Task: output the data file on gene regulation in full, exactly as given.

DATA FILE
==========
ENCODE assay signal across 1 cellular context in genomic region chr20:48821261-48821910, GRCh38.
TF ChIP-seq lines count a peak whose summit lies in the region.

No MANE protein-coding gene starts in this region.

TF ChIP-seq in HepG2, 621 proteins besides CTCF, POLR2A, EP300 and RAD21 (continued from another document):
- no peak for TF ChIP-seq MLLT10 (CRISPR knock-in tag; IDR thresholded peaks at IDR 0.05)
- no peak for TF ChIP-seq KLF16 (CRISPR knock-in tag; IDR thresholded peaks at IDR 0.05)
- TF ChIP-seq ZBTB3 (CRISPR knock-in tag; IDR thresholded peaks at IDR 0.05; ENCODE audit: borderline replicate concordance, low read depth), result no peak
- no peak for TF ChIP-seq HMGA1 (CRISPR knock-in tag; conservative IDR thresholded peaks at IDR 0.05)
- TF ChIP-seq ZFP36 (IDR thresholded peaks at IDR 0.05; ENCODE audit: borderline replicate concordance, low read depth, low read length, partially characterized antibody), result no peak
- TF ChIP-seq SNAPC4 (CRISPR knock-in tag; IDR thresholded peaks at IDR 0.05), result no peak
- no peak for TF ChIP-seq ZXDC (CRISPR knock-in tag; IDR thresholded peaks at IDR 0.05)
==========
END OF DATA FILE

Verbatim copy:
ENCODE assay signal across 1 cellular context in genomic region chr20:48821261-48821910, GRCh38.
TF ChIP-seq lines count a peak whose summit lies in the region.

No MANE protein-coding gene starts in this region.

TF ChIP-seq in HepG2, 621 proteins besides CTCF, POLR2A, EP300 and RAD21 (continued from another document):
- no peak for TF ChIP-seq MLLT10 (CRISPR knock-in tag; IDR thresholded peaks at IDR 0.05)
- no peak for TF ChIP-seq KLF16 (CRISPR knock-in tag; IDR thresholded peaks at IDR 0.05)
- TF ChIP-seq ZBTB3 (CRISPR knock-in tag; IDR thresholded peaks at IDR 0.05; ENCODE audit: borderline replicate concordance, low read depth), result no peak
- no peak for TF ChIP-seq HMGA1 (CRISPR knock-in tag; conservative IDR thresholded peaks at IDR 0.05)
- TF ChIP-seq ZFP36 (IDR thresholded peaks at IDR 0.05; ENCODE audit: borderline replicate concordance, low read depth, low read length, partially characterized antibody), result no peak
- TF ChIP-seq SNAPC4 (CRISPR knock-in tag; IDR thresholded peaks at IDR 0.05), result no peak
- no peak for TF ChIP-seq ZXDC (CRISPR knock-in tag; IDR thresholded peaks at IDR 0.05)